This proposed SDN surveys the various accounting stratagems which governments have used to meet fiscal targets—thereby sidestepping the need for true adjustment—and suggests remedial actions to limit this type of fiscal non-transparency. Types of creative accounting covered includes, for instance, currency swaps to hide a debt build-up (as in Greece in 2001–07), sale and leaseback of government property (for example, in the United States), assumption of long-term pension obligations in exchange for short-term revenue (Argentina, Hungary, and other Eastern European countries), use of public-private partnerships to defer the recognition of investment spending (for instance, Portugal), and reliance on non-cash compensation (such as pension rights) to reduce measured wage bills (in the United States, United Kingdom, etc.) As is evident from the examples given, these fiscal tricks have recently come under increased international scrutiny, highlighting the importance of good fiscal reporting, accounting, and transparency in general, for avoiding unpleasant surprises, ensuring government accountability, and containing fiscal vulnerabilities.
Mr. Thierry Tressel, Mr. Shengzu Wang, Joong Shik Kang, Mr. Jay C Shambaugh, Mr. Jörg Decressin, Petya Koeva Brooks, Mr. Reza Moghadam, and Mr. Olivier J Blanchard
Imbalances within the euro area have been a defining feature of the crisis. This paper provides a critical analysis of the ongoing rebalancing of euro area “deficit economies” (Greece, Ireland, Portugal, and Spain) that accumulated large current account deficits and external liability positions in the run-up to the crisis. It shows that relative price adjustments have been proceeding gradually. Real effective exchange rates have depreciated by 10-25 percent, driven largely by reductions in unit labor costs due to labor shedding. While exports have typically rebounded, subdued demand accounts for much of the reduction in current account deficits. Hence, the current account balance of the euro area as a whole has shifted into surplus. Internal rebalancing has come with subdued activity—notably very high unemployment in the deficit economies—and made continued adjustment more difficult. To advance rebalancing further, the paper emphasizes the need for: (1) macroeconomic policies that support demand and bring inflation in line with the ECB’s medium-term price stability objective; (2) continued EMU reforms (banking union) to ensure proper financial intermediation; and (3) structural reforms in product and labor markets to improve productivity and support the reallocation of resources to tradable sectors.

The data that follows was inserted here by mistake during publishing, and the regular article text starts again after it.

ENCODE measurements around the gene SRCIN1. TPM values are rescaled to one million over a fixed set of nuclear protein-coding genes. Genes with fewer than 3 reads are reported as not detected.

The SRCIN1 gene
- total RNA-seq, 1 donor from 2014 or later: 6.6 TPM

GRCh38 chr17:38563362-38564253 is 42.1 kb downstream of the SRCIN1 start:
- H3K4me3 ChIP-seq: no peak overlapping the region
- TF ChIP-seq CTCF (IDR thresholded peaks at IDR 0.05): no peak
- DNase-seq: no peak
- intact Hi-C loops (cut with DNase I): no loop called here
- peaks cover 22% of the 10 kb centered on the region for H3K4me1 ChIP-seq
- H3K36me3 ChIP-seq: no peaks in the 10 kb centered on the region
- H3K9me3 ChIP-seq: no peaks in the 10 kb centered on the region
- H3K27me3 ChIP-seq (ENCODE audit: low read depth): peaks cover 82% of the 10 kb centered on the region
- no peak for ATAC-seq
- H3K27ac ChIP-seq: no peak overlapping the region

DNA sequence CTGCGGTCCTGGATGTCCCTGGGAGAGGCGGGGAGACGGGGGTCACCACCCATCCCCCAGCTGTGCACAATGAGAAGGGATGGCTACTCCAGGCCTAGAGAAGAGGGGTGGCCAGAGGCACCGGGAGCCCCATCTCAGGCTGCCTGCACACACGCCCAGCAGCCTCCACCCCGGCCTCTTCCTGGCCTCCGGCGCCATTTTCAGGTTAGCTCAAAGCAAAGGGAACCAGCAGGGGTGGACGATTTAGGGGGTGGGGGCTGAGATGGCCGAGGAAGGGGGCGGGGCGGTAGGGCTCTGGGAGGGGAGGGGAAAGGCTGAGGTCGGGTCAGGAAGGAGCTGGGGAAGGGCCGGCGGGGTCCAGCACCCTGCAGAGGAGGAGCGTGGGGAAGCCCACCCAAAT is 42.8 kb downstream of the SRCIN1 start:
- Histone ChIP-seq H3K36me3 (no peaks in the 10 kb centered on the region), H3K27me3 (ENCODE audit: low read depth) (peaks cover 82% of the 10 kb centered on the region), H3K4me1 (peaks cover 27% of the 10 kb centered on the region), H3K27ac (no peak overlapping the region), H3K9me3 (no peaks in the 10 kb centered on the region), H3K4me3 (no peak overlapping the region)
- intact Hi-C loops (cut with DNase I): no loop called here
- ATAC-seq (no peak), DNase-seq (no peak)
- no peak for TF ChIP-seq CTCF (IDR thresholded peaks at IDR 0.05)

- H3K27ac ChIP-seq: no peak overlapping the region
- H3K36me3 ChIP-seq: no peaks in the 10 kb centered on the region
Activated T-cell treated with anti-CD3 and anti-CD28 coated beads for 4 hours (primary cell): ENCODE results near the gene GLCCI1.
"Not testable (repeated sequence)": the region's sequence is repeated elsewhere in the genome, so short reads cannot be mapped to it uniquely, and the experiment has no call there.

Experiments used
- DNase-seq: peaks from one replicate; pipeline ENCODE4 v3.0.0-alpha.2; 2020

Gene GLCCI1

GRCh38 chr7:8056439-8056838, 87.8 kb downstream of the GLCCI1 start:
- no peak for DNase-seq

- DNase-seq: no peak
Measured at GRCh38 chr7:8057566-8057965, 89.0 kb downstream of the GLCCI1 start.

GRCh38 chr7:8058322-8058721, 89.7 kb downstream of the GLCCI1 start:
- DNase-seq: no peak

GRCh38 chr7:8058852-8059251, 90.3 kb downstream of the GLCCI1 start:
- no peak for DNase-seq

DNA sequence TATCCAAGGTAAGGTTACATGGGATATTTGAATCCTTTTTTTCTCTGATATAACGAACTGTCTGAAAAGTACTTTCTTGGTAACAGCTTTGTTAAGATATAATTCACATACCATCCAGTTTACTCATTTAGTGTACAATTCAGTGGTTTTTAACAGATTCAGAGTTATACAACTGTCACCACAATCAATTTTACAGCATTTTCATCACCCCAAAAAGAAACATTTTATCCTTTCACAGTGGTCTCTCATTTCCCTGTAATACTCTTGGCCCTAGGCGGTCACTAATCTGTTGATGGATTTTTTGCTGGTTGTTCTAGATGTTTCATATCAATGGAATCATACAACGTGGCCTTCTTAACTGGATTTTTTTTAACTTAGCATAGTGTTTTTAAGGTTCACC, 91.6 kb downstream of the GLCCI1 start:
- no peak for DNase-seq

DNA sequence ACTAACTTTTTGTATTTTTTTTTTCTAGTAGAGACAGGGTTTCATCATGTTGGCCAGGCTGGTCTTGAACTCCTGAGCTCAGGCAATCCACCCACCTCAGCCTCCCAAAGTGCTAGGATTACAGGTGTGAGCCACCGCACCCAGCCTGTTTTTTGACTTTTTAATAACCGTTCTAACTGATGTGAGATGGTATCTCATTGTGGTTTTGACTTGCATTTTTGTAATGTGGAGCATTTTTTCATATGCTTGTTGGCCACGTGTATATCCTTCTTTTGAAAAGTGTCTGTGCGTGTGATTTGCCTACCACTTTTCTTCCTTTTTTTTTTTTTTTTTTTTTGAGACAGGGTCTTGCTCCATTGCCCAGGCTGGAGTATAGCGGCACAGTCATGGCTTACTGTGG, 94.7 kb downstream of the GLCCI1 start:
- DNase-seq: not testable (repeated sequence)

Mr. Lisandro Abrego, Mario de Zamaróczy, Tunc Gursoy, Salifou Issoufou, Garth P. Nicholls, Hector Perez-Saiz, Jose-Nicolas Rosas, and Mr. Zeine Zeidane